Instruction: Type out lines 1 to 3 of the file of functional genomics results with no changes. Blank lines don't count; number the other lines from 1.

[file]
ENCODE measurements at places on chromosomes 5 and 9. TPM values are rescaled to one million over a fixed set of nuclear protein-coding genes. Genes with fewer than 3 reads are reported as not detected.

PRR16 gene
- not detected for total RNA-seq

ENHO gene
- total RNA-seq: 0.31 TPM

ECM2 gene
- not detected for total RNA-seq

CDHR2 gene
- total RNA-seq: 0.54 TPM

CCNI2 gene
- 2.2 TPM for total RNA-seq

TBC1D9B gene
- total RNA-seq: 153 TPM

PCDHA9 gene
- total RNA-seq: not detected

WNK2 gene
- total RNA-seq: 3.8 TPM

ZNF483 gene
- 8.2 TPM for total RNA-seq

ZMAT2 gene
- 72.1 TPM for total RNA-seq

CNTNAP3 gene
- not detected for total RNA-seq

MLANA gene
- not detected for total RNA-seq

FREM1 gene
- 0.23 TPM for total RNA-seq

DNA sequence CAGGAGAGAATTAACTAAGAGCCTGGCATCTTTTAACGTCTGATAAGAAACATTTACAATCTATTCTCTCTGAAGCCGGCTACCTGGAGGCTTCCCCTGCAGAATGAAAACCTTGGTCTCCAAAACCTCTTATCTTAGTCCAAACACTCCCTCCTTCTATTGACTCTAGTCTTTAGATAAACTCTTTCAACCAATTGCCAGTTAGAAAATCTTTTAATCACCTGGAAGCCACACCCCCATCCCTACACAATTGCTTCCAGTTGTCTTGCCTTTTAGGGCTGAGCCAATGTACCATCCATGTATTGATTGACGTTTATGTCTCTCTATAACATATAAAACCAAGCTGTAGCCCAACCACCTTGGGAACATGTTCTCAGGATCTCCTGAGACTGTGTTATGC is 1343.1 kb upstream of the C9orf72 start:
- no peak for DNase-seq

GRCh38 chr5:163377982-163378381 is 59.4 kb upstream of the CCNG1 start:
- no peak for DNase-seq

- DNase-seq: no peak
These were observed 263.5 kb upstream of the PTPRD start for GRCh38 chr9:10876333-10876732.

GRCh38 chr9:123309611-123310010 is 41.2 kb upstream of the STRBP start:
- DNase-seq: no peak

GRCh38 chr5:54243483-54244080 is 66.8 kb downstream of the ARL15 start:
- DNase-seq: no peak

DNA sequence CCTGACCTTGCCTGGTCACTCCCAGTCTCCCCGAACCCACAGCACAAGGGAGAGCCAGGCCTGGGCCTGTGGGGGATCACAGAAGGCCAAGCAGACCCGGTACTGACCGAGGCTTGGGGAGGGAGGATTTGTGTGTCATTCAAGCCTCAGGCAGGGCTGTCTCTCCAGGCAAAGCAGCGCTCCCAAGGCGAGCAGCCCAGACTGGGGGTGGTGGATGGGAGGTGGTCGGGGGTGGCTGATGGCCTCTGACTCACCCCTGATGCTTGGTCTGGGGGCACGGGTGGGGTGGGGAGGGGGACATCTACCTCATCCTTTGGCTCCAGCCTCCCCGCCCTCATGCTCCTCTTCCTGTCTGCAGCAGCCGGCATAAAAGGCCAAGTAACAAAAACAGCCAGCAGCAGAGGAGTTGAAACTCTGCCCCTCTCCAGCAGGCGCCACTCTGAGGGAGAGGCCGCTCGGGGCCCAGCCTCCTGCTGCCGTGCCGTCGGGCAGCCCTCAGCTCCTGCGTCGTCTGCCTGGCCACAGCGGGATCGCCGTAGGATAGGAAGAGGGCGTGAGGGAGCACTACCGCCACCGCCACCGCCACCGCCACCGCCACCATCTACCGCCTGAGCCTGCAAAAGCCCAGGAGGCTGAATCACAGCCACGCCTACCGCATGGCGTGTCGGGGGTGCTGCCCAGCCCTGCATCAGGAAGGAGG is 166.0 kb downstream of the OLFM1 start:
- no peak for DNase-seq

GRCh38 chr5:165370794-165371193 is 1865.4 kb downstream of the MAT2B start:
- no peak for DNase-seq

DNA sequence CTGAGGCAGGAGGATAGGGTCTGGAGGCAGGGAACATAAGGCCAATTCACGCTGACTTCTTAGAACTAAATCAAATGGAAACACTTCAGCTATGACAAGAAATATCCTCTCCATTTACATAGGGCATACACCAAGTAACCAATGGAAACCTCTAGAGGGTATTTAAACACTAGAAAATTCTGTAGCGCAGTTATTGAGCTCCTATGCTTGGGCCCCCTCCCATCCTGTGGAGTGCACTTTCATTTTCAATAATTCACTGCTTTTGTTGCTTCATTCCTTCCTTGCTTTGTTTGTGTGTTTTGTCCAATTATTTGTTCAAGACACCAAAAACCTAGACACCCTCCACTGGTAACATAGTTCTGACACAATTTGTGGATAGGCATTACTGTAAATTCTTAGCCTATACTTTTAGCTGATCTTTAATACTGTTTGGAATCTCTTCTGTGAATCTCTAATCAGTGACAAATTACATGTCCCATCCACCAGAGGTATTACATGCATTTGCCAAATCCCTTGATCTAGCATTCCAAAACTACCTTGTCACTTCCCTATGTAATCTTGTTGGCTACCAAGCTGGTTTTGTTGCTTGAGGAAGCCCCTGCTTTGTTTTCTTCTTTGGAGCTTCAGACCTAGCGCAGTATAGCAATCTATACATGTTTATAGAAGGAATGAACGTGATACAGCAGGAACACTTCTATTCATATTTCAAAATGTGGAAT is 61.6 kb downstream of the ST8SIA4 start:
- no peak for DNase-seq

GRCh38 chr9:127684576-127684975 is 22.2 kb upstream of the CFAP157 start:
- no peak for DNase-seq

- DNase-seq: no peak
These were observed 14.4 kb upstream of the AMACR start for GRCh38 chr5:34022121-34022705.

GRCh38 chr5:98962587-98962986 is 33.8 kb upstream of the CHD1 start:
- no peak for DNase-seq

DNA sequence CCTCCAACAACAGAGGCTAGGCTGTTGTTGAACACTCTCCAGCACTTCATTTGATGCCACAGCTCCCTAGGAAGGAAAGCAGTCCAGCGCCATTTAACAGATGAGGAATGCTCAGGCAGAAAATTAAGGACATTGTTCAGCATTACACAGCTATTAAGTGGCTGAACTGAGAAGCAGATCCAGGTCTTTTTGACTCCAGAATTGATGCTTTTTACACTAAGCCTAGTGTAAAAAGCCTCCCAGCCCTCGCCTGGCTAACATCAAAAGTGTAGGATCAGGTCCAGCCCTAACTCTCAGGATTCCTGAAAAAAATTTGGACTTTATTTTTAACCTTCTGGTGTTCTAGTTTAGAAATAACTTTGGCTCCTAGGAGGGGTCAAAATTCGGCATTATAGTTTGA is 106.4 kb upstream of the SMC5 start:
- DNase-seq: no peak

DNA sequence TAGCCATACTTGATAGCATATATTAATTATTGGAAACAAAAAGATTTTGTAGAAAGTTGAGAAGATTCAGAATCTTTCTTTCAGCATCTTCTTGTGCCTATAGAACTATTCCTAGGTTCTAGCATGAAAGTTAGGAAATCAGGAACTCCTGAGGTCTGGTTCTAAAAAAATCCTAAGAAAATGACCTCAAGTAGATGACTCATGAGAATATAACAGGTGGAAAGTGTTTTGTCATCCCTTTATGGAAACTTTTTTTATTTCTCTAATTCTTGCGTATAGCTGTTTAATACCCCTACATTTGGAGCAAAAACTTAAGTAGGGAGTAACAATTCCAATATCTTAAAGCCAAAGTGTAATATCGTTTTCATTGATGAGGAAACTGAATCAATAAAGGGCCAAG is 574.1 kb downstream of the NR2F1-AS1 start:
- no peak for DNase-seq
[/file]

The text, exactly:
ENCODE measurements at places on chromosomes 5 and 9. TPM values are rescaled to one million over a fixed set of nuclear protein-coding genes. Genes with fewer than 3 reads are reported as not detected.

PRR16 gene
- not detected for total RNA-seq